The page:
Ciarametaro M, Houghton K, Wamble D, Dubois R. The dollar or disease burden: caps on health care spending may save money, but at what “cost” to patients? Value Health. 2021 Jan 28. doi: 10.1016/j.jval.2020.10.024v.


OBJECTIVES: Various strategies to address health care spending and medical costs continue to be debated and implemented in the US. To date, these efforts have failed to adequately contain the growth of health care cost. An alternative strategy that has elicited rising interest among policymakers is budget caps. As budget caps become more prevalent, it is important to identify which features are needed to ensure success, both in terms of cost reduction and health improvement.

METHODS: We explored the impacts of different features of budget caps by comparing hypothetical service level and global budget caps across three annual budget cap growth strategies over a 10-year time frame in 2005-2015 for eight of the most commonly occurring conditions in the US. Health was assessed by a measure of disease burden (disability-adjusted life-years).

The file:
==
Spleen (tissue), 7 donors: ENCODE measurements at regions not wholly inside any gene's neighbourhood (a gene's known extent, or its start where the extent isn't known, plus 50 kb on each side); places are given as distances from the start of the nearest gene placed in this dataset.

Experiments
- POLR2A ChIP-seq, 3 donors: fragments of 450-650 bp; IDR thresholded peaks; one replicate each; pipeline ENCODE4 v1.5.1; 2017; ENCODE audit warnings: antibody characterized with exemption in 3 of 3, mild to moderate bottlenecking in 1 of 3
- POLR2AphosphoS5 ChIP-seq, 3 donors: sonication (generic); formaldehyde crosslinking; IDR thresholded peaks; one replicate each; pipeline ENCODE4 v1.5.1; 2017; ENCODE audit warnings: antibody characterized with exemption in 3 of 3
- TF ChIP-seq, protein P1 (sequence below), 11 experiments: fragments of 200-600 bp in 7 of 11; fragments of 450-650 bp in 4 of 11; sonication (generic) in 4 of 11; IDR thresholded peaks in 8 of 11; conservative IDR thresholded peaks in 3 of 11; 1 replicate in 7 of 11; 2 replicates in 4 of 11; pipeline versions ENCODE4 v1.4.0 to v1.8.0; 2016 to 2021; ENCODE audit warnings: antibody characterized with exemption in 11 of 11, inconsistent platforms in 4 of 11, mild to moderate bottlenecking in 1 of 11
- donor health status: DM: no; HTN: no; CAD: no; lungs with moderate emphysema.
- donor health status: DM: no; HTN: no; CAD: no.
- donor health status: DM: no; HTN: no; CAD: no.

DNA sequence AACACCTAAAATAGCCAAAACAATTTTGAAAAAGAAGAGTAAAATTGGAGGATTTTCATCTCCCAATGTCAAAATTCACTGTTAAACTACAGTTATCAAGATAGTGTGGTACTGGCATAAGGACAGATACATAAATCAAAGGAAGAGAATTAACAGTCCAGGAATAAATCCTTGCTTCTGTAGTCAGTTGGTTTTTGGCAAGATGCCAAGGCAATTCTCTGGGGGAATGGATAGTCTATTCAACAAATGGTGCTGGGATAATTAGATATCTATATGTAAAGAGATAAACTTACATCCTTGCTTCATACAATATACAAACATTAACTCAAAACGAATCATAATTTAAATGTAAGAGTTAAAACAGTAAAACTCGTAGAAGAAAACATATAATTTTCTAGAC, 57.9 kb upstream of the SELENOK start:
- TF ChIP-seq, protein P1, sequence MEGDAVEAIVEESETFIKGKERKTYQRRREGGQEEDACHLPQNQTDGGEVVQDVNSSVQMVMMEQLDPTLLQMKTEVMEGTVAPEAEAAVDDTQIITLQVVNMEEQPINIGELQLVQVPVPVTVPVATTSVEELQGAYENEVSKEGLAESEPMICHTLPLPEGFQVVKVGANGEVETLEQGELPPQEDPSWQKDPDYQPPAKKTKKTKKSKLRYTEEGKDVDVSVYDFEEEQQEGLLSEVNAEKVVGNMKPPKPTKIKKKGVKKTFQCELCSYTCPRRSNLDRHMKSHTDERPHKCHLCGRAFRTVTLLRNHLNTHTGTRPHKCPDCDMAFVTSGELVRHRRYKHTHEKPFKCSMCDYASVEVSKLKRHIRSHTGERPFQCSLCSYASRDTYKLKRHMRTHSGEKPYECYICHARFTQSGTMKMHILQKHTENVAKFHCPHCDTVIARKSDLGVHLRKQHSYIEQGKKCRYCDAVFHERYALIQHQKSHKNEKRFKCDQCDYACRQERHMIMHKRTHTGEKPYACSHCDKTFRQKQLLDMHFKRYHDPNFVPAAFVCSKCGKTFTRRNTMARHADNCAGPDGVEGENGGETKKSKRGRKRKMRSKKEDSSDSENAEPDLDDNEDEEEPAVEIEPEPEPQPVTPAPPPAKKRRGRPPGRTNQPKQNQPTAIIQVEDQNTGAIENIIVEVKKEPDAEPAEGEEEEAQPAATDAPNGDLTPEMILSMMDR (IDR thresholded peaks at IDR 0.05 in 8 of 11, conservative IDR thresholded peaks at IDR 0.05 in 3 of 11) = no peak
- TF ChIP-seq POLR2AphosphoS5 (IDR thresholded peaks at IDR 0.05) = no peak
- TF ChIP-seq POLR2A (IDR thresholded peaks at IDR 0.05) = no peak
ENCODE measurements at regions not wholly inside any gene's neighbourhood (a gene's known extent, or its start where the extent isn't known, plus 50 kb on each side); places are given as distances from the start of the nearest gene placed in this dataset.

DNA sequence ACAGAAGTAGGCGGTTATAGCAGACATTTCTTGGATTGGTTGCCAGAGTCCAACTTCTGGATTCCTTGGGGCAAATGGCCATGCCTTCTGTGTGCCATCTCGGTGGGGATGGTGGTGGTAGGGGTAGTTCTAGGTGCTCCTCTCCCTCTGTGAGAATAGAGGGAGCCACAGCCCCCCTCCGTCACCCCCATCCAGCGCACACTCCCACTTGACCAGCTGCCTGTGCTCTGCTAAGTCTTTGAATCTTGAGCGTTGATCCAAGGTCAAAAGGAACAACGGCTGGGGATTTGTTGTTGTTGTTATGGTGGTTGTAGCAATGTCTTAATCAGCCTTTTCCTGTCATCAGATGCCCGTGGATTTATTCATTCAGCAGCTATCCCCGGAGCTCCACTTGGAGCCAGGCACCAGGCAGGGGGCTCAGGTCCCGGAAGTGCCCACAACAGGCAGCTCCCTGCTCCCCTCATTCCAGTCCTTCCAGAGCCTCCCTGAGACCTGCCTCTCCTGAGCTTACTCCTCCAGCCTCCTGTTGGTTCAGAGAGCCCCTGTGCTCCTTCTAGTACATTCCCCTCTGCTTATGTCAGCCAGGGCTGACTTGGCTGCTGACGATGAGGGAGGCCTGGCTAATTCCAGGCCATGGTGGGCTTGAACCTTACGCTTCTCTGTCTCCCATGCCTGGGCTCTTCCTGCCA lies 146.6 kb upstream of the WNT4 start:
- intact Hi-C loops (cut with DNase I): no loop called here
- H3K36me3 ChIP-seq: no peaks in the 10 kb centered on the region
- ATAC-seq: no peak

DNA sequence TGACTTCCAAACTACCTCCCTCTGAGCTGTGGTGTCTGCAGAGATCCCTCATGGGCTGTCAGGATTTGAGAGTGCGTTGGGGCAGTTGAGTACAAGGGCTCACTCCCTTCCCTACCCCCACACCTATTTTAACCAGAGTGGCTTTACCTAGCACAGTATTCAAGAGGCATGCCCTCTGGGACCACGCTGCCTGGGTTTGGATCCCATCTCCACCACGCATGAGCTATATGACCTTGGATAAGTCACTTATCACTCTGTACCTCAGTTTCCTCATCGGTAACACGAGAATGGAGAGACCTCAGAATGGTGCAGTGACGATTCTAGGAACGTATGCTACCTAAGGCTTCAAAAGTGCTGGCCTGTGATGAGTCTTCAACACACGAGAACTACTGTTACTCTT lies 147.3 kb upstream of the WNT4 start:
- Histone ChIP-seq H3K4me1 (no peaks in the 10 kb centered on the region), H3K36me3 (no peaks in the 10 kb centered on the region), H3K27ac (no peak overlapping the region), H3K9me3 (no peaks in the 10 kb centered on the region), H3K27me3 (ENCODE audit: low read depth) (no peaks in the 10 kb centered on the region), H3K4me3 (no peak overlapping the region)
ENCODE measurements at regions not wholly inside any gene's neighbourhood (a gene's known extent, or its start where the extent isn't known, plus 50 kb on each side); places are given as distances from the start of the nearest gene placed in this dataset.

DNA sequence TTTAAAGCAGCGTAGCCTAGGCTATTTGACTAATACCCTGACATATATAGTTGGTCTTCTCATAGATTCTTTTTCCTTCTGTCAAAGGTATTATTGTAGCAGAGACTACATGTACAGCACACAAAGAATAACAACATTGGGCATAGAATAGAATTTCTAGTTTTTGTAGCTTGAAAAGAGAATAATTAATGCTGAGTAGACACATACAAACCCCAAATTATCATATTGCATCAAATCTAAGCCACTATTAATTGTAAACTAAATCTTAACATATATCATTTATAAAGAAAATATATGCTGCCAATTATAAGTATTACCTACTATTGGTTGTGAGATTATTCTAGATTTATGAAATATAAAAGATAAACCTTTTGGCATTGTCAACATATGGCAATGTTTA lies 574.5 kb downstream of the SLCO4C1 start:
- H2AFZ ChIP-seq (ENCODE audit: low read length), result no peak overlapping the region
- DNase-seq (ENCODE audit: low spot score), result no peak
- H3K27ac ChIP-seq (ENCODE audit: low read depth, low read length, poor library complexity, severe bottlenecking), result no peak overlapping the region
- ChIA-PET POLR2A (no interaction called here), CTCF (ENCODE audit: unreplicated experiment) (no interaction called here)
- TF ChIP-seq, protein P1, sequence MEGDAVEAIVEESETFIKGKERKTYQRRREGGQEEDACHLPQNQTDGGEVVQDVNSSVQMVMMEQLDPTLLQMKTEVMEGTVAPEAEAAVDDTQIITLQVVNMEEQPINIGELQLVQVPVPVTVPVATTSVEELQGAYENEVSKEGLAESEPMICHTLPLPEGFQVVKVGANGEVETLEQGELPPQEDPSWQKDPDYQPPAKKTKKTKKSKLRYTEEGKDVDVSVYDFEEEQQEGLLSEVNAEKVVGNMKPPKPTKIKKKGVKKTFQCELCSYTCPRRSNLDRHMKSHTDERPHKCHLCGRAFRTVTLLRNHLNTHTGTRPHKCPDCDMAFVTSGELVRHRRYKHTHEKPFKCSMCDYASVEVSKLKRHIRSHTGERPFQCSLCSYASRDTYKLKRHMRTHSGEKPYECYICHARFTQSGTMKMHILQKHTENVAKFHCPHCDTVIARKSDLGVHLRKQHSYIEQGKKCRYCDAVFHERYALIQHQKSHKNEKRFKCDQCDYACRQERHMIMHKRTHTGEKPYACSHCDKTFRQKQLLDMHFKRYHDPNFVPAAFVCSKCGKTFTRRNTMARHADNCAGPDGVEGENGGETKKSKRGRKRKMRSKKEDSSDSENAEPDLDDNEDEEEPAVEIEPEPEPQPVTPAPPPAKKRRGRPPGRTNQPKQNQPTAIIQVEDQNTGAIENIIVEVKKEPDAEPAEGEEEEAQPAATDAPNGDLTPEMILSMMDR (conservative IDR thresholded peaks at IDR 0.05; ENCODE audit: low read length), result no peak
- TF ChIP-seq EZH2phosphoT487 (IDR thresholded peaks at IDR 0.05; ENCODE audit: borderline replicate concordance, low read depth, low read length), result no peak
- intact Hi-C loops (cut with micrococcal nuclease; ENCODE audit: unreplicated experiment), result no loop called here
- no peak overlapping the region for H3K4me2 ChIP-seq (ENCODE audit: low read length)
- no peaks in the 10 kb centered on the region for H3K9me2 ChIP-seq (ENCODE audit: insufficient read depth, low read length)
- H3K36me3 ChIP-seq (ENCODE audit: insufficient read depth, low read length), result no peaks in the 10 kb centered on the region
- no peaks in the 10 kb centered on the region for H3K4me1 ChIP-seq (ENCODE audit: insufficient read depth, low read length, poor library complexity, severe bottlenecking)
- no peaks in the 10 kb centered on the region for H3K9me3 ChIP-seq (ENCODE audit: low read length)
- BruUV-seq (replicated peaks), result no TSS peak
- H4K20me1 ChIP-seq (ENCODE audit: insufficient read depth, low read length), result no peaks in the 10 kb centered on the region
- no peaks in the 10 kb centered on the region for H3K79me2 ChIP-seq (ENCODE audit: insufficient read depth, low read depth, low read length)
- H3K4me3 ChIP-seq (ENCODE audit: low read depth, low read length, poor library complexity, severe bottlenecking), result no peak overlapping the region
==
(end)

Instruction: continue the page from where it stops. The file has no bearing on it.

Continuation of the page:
RESULTS: The results indicate that budget caps have the potential for creating savings but can also result in patient harm if not designed well. As a result of these findings, five principles were developed for designing budget caps and should guide the use of budget caps to address medical spending.

CONCLUSIONS: As public discussion grows about the use of budget caps to constrain health spending, it is critical to recognize that the budget cap design will determine whether there is potential harm to public health. Budget cap design should consider variability at the condition level, including patient population, improvements in health, treatment costs, and the innovations available, to create both savings and maximize patient health.

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